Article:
There are quite a few reasons to visit the old village section of Doylestown, Pennsylvania. Art (Michener Museum), music (Puck), historic curiosities (Mercer Museum), restaurants (too many to mention) all make Doylestown a worthy destination. And movies too, which are to be found at the County Theater.
Recently my wife and I drove with friends to Doylestown for dinner and a movie. Dinner took place at Chambers 19 Bistro & Bar. The four of us enjoyed our meals. It’s a good spot in the center of the old village. After dinner, around the corner we went to the County, which has been on site since 1938. The present theater is a reinvention of the earlier County, a mainstream theater whose fortunes began to decline in the 1970s. Since the early ’90s the County has been a two-screen art movie house, and has helped secure Doylestown’s status as a fine place.
The movie that we watched is Clouds Of Sils Maria, a hyper-wordy character-driven drama set mostly in Switzerland. Now, some people have a gift for understanding nearly every movie that they see. Film critics for sure, or so it would seem, and some laity too. I don’t have that gift. How many times has a movie (at theaters or on television) caused me to scratch my head intermittently? Oodles, thank you. Clouds is a challenge and makes me appreciate what professional critics do for a living. Dialogue and plot details fly by quickly in Clouds. If you aren’t in Sherlock Holmes’s league, plenty of both will elude you. Despite all of that, I think I came away with some understandings, in a broad sense if nothing else. And I wasn’t the only semi-lost soul. My wife and our friends weren’t certain about what they’d seen either. Each of us recalled scenes differently, or maybe didn’t recall them at all. I believe that the writer and director, Olivier Assayas, would have beamed at our struggles, as I don’t doubt that he had in mind to create an open-sided movie elusive to pinning down.
Clouds Of Sils Maria revolves around the morphing relationships between a famous actress in mid-career, played by Juliette Binoche, and two far younger ladies. One is her personal assistant (played by Kristen Stewart) and the other is her co-star (played by Chloë Grace Moretz) in a play, a revival, being readied for the London stage. The play headed for revival is Maloja Snake, in which Binoche’s character, Maria Enders, had starred about 25 years earlier as a young woman involved professionally and apparently romantically with a much older lady. In the revival Enders has graduated to the older person’s role and fantasy/action movie star Jo-Ann Ellis (Moretz) takes on the young lady. Enders’s personal assistant Valentine (Stewart) helps Enders prepare for the play, reading and discussing the script with her. But all is not easy or simple in Maloja Snakeland. For our three protagonists, real life and the stage play uncannily and surreally seem to intertwine. Where does reality lie? Art, after all, reflects life. Binoche, Stewart and Moretz do fine work in this dizzying stew, playing off one another with panache and believability.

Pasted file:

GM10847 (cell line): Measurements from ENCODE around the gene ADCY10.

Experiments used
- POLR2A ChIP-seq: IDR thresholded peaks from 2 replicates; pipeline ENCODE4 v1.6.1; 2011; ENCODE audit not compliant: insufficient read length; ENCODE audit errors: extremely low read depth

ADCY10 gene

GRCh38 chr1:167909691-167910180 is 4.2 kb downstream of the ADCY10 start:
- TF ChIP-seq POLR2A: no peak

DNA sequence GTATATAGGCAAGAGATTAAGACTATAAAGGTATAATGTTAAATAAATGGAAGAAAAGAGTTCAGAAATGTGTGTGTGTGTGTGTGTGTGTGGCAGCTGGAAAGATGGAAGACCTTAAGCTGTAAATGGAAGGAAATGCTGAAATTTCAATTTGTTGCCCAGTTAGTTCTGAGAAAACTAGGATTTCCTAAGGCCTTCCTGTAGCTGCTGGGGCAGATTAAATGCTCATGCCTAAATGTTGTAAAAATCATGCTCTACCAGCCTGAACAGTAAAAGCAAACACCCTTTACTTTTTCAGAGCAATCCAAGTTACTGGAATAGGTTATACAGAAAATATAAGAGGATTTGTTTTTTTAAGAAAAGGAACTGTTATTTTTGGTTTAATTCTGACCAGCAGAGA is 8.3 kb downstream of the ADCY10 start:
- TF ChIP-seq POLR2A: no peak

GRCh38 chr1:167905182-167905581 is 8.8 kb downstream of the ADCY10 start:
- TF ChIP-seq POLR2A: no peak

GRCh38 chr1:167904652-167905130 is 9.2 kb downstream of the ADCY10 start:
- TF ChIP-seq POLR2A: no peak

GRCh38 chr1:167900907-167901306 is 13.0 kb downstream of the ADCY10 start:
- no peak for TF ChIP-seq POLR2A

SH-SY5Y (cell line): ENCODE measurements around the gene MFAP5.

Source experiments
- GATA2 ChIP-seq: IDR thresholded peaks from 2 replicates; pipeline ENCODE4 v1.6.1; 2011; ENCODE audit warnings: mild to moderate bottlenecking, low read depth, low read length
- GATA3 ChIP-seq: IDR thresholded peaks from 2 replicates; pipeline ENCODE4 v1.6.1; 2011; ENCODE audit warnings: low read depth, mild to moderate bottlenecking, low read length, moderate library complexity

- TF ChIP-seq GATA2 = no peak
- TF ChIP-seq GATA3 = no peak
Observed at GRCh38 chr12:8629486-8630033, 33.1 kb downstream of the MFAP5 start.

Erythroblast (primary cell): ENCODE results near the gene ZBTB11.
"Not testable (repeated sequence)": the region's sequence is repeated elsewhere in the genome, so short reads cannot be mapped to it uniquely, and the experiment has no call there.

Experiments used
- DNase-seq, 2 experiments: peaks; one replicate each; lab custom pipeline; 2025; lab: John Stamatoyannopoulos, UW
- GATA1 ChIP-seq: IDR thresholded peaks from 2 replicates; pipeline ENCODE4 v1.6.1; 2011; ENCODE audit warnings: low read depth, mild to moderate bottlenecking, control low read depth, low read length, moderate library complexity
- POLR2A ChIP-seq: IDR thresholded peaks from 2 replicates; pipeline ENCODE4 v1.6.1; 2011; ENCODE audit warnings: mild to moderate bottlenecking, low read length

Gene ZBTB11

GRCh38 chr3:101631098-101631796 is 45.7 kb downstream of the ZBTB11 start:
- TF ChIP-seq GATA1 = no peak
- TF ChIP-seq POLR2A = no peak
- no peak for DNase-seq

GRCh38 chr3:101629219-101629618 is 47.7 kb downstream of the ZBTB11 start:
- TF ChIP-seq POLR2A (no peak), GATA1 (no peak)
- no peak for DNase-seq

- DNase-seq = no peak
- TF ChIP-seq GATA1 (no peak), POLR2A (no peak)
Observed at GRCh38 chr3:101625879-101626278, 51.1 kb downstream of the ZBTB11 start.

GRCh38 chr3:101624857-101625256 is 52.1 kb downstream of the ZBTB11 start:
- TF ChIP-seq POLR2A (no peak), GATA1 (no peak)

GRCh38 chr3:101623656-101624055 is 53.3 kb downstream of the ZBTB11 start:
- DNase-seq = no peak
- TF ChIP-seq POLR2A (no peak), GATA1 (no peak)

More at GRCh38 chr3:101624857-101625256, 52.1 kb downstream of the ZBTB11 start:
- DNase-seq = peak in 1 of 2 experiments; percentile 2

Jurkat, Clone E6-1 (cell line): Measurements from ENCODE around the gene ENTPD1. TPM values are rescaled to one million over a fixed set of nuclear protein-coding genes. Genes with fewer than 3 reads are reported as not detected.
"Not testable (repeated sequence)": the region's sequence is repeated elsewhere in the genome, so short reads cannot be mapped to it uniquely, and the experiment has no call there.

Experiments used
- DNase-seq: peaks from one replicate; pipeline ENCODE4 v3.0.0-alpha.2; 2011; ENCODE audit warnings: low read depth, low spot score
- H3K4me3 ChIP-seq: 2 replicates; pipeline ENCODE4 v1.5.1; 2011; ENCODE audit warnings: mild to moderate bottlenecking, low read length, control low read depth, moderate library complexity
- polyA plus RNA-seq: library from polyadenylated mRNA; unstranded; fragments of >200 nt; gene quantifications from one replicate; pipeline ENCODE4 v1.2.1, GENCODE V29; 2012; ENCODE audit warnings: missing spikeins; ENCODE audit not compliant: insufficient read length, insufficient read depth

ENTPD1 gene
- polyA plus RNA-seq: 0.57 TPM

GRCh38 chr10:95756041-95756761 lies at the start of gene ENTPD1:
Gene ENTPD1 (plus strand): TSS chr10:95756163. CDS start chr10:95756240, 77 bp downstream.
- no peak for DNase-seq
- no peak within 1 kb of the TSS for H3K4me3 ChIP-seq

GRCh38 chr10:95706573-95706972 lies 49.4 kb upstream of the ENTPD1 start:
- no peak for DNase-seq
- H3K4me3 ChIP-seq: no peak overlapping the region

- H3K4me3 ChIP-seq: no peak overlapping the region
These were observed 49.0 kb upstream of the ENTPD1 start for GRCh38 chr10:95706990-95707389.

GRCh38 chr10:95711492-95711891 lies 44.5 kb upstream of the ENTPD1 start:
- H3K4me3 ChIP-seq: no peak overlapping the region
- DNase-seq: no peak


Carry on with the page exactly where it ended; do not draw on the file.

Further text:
Well, like one of my friends said after the movie, this one is not for everybody. Plot offshoots overstretch its length by at least 20 minutes. And getting back to those pesky details . . . This morning I read the New York Times review of the movie, which is where I learned that the younger woman in the play has a sexual thing going with the older. Was this actually mentioned in Clouds? I sure don’t remember hearing about it. Maybe the Times reviewer had been given a crib sheet by the film’s producers before he saw the movie. Maybe I’m just slow. Probably both. I could mention many other such puzzlers. But that’s enough.
Yet, you know, I liked Clouds Of Sils Maria. It made me think, usually a good thing. My ultimate take on the movie is that the Binoche and Stewart characters were emotionally close but not quite right for each other, and needed separation in order to move on with their lives. Separate they did, though the circumstances and motivations involved are ripe for long discussions. I’m betting that as years went on, Enders and Valentine ended up just fine. Not so sure about the quality of Ellis’s fate down the road, though.
If you are wowed by nuanced acting, beautiful scenery and swirling dialogue, I recommend Clouds Of Sils Maria to you. I also recommend that you read at least two reviews, other than my mediocre effort, before you head off to view it. I should have done some advance reading myself. The Times review will be helpful. The New Yorker’s too. Like me, Anthony Lane, The New Yorker critic, seems to be more than a bit unsure about what the heck was going on. Which makes me feel better about my own perceptual shortcomings.